Firstly, hands up everyone who has seen a male GRW in the UK? That's both most of you I would think. Now hands up who has seen a female GRW in the UK? That's none of you I would guess. There's an obvious reason - most GRWs are picked up on song. But does that mean that at this moment there's a few females going unseen in reed beds? How do we know they aren't breeding somewhere? That a singing male doesn't manage to attract a female and breed? Or can females give a song too when they need to?

Secondly, why is there a GRW at all? Birds in reedbeds all seem to be the same size; the many varieties of acrocephalus warbler, bearded tits, reed buntings, all the same size. I assumed because reeds can only sustain birds or bird nests of a certain size. But then there's a bird the size of a song thrush that lives in reeds. So why aren't there lots of birds the size of song thrushes that live in reeds? Or is that why they don't breed in Britain - because we don't have the right reeds to support a nest?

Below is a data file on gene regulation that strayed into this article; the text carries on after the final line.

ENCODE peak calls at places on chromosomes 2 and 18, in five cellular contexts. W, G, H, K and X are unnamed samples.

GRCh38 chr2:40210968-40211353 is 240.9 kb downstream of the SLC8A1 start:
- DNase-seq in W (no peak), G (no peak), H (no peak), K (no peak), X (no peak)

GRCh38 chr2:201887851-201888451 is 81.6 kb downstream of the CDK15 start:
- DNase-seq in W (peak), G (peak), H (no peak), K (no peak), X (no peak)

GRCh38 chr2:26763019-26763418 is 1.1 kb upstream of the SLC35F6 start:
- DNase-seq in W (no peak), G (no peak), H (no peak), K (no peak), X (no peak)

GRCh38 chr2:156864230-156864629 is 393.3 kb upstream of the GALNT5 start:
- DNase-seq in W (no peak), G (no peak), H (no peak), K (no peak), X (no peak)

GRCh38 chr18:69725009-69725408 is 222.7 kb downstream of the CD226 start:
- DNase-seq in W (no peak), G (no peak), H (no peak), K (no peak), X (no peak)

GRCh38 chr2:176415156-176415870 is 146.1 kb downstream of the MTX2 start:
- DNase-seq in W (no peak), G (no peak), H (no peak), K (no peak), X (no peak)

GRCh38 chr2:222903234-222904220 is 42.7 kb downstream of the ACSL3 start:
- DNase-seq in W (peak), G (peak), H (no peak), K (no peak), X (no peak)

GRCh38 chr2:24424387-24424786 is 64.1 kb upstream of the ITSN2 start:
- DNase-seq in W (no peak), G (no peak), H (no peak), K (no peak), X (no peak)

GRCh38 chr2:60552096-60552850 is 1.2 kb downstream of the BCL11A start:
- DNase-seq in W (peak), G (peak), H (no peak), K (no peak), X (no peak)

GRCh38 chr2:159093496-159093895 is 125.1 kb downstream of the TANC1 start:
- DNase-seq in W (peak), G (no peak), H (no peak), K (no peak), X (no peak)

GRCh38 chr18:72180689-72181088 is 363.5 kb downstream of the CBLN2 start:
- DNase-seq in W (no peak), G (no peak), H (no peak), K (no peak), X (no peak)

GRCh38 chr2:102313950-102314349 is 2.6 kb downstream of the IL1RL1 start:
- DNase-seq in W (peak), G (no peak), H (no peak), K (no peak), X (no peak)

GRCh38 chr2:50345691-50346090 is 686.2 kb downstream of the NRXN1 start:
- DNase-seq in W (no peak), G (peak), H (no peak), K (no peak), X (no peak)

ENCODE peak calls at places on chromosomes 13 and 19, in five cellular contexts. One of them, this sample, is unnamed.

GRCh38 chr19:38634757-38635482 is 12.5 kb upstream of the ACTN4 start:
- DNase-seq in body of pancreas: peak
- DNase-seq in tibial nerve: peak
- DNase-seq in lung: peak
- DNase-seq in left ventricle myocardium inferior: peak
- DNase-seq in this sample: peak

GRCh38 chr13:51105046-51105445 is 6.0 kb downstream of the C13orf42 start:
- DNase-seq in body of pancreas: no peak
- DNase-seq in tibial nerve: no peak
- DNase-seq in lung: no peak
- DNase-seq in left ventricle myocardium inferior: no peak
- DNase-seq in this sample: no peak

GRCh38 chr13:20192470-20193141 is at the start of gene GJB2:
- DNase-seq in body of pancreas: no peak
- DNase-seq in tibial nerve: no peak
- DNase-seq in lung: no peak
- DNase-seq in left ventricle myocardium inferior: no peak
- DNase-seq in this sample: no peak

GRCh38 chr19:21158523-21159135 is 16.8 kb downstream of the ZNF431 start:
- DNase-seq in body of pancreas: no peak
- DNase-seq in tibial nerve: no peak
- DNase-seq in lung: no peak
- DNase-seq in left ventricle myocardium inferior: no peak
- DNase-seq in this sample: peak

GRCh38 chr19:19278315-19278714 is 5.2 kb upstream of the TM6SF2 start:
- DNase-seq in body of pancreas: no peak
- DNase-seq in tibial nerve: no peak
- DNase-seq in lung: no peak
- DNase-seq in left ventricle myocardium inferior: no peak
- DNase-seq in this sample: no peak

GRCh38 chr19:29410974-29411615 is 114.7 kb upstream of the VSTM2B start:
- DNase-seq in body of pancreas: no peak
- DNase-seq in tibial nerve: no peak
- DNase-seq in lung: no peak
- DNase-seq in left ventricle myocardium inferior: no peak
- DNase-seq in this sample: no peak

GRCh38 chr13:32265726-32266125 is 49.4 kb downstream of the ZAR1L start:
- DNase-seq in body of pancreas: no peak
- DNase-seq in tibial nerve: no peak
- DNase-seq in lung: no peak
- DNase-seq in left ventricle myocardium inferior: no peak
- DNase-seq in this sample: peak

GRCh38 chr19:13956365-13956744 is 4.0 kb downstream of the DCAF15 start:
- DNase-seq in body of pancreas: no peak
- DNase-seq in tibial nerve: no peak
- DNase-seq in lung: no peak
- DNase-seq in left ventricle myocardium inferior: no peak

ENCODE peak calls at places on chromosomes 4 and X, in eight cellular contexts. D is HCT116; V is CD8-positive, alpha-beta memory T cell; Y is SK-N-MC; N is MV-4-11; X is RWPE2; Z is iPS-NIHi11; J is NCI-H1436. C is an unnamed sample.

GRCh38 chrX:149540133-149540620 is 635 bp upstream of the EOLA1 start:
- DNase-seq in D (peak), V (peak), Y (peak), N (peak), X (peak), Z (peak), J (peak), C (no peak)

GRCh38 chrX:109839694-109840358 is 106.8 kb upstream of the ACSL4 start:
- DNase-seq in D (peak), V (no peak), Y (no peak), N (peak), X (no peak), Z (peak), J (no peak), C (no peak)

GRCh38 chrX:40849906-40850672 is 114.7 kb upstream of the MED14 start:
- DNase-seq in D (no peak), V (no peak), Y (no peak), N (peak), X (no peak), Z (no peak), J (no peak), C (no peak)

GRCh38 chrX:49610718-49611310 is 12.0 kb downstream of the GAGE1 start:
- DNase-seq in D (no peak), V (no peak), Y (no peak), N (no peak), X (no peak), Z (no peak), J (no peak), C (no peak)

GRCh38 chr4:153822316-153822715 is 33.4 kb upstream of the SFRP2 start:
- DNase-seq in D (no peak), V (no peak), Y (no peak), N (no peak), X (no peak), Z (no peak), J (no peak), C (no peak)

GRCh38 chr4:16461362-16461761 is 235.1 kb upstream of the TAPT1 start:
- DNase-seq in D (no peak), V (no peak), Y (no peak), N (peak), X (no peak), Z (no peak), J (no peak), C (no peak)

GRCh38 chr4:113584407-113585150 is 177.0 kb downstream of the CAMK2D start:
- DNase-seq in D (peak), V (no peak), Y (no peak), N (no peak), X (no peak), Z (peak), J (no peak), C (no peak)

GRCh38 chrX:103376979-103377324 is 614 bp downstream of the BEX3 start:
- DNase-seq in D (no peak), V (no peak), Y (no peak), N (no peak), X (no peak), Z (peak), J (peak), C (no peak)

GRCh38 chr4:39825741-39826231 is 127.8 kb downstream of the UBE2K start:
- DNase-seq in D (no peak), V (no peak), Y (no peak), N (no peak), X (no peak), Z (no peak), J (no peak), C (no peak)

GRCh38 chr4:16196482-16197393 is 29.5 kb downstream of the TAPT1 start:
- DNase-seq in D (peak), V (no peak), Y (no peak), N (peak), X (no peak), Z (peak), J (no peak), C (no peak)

GRW was only the first item on our list. Would we be as fortunate with the others? You'll have to wait for the next instalment.

Commonly Spotted Orchids

We are fortunate in the UK in that the commonest orchids are also amongst the most beautiful. I spent a morning photographing some on the lo...